Patt Morrison for June 7, 2011

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Apple parts the, umm, clouds with iCloud

After a year of intense speculation, Steve Jobs has introduced Apple’s new online cloud storage service, iCloud. Challenging Google’s cloud-based offerings, which include Gmail, Calendar and Google Docs, iCloud promises to make it simple to share e-mail, photos, music and other data without the need to use your personal server. It sounds good, but there are some drawbacks, including some restrictions in what music can be transferred to Apple’s cloud. Are you ready for yet another digital service that may or may not live up to its hype?
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Let's face it, many American teens have had their first taste of alcohol long before they turn 21. Breaking into the parents liquor stash or getting an older friend or family member to buy booze is almost a right of passage. Now a few experts and 130 college chancellors are saying, let's stop pretending and lower the drinking age from 21 to 18. They claim that underage drinking forces kids to drink subversively and can mystify the behavior in a way that makes it more enticing to young adults. The result can be an over consumption of alcohol (a.k.a binge drinking) which can be extremely dangerous, if not fatal. One expert wants to institute a type of learner's permit for drinking. An underage person can have a few privileges, like drinking with the family, until they prove they are responsible enough to drink without supervision. But not everyone agrees. The number of 8th, 10th and 12th graders who have engaged in binge drinking has gone down since the drinking age was increased to 21 and the National Highway Traffic Safety Administration says that keeping the drinking age at 21 saves about 800 each year. The Centers for Disease Control and Prevention and the American Medical Association both agree that the drinking age should remain 21. What do you think? If you're old enough to vote and fight for your country, are you be old enough to drink a beer? But if we allow 18-year-olds to buy and drink alcohol legally, will there be more drunk drivers on the road and as a result more lives lost? Listen to Patt to weigh-in and we promise, she'll be sober.
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Everyone is going “green” these days, including Barbie. The iconic doll, made by Mattel, introduced a line of eco-friendly accessories for Barbie a few years back and just this year is running a design contest to build a greener Barbie house. Mattel would have you believe that Barbie is a true defender of the Earth, but the truth might be a little more complicated. According to testing done by Greenpeace, the packaging for Barbie is made up of 25 – 30% wood pulp that originated in the protected rainforests of Indonesia. Greenpeace stormed the Mattel headquarters in El Segundo this morning and promised a sustained campaign against Barbie, just as Mattel is picking up its own marketing efforts to sell the popular doll and her reunited boyfriend Ken. The real target for Greenpeace is the supplier of packaging to Mattel, a Chinese-based pulp and paper company that is responsible for leveling thousands of acres of rain forests over the last two decades. If consumers want to be more ecologically conscience when buying these products, where can they turn? And aside from an activist group like Greenpeace, who is monitoring what kind of protected resources go into our goods, from toys to furniture?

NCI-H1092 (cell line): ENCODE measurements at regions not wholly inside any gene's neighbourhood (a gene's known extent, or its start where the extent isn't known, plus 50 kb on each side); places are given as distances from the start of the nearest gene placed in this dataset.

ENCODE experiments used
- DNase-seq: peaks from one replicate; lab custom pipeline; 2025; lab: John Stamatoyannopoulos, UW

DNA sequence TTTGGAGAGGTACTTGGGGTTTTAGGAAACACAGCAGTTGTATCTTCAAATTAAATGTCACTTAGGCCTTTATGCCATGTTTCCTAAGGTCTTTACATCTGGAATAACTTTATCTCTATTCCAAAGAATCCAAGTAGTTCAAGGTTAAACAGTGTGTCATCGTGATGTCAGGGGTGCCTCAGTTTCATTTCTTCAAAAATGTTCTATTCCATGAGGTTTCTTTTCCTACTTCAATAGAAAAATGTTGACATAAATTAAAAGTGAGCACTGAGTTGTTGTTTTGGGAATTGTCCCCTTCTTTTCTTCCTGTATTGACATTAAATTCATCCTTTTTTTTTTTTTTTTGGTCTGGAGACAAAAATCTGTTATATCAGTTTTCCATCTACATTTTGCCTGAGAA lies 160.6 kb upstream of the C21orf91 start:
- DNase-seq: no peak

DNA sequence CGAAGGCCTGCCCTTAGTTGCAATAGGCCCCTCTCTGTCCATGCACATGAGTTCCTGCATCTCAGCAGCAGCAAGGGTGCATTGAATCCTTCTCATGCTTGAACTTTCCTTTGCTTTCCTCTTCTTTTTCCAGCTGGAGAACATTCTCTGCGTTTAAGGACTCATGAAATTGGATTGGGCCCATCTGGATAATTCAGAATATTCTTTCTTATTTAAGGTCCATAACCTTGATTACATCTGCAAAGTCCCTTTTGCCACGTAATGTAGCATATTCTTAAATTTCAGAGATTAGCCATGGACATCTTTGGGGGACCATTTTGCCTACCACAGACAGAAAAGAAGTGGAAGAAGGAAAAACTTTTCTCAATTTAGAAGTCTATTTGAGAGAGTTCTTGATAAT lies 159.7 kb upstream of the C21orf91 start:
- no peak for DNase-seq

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The stats are sobering: only 52 percent of LAUSD students graduate in four years; Latinos make up 73 percent of LAUSD's student body but their graduation rate is about 40 percent; only a little more than 10 percent of LAUSD's 9th grade students are proficient in Algebra 1, a key indicator for success in high school. The targets for blame are always plentiful when looking at the failures of public education and one group that has received its fair share are teachers. A new report out by National Council on Teacher Quality (NCTQ) has released a comprehensive study entitled Teacher Quality Roadmap: Improving Policies and Practices in LAUSD wades into the debate of teacher performance, echoing calls for reforming the profession. Los Angeles Mayor Antonio Villaraigosa calls the report thorough and thoughtful and hopes to use the research to work with LAUSD to improve outcomes. The report calls for changes in teacher recruitment and screening and improvement in teacher evaluations and tenure. Is the reform easier said than done, or as simple as ABC?
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ROBOPOCALYPSE

Having trouble with your e-mail? T.V. not working how you remember it? Laptop being uncooperative? Then it’s already happening, the Robopocalypse. A new book by Daniel Wilson, Robopocalypse details the not so far-flung future of a world ending disaster, committed not by fire or ice, but by robot. Today we have Daniel on the show to, most importantly, quell our fears regarding the imminent threat of machines to our well-being. Afterwards we might then talk about his new book. What you could learn might (will) save your life. Tune in and make sure the Robopocalypse stays a work of fiction.
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